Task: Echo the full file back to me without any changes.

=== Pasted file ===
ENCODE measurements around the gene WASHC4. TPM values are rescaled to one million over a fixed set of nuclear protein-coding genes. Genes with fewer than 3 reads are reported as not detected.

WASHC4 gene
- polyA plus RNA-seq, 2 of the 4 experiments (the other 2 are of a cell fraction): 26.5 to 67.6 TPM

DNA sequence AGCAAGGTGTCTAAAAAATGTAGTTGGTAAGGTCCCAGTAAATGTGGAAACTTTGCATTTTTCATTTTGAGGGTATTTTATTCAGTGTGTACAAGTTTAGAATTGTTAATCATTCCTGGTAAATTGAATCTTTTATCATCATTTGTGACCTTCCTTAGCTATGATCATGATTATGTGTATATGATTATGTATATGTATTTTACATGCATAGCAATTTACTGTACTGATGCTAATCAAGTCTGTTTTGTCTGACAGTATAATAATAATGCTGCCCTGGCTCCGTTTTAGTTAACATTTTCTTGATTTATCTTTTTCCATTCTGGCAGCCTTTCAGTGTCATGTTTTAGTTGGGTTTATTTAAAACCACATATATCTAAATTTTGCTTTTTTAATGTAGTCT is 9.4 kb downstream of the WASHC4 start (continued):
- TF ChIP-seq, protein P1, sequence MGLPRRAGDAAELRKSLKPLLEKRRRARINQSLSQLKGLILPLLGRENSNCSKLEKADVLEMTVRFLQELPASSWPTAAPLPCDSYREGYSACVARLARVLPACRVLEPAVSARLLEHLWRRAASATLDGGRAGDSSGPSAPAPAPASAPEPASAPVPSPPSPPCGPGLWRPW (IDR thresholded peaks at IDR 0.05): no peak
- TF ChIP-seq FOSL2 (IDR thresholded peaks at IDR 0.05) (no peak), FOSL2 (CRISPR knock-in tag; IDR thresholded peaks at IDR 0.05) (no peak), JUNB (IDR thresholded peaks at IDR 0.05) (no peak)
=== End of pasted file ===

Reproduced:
ENCODE measurements around the gene WASHC4. TPM values are rescaled to one million over a fixed set of nuclear protein-coding genes. Genes with fewer than 3 reads are reported as not detected.

WASHC4 gene
- polyA plus RNA-seq, 2 of the 4 experiments (the other 2 are of a cell fraction): 26.5 to 67.6 TPM

DNA sequence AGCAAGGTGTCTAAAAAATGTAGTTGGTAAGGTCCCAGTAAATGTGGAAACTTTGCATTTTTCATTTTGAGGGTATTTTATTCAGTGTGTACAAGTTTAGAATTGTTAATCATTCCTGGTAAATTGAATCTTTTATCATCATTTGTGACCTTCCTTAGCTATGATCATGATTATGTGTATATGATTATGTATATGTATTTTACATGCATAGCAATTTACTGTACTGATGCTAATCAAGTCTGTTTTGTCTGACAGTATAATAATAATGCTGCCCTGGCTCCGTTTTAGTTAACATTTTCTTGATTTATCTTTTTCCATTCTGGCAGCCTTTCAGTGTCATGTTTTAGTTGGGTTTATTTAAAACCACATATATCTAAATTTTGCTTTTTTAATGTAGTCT is 9.4 kb downstream of the WASHC4 start (continued):
- TF ChIP-seq, protein P1, sequence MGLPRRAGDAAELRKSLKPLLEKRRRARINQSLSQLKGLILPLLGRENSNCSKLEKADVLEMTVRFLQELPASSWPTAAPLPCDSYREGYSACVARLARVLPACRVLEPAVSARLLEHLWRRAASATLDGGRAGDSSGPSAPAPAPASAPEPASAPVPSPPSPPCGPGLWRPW (IDR thresholded peaks at IDR 0.05): no peak
- TF ChIP-seq FOSL2 (IDR thresholded peaks at IDR 0.05) (no peak), FOSL2 (CRISPR knock-in tag; IDR thresholded peaks at IDR 0.05) (no peak), JUNB (IDR thresholded peaks at IDR 0.05) (no peak)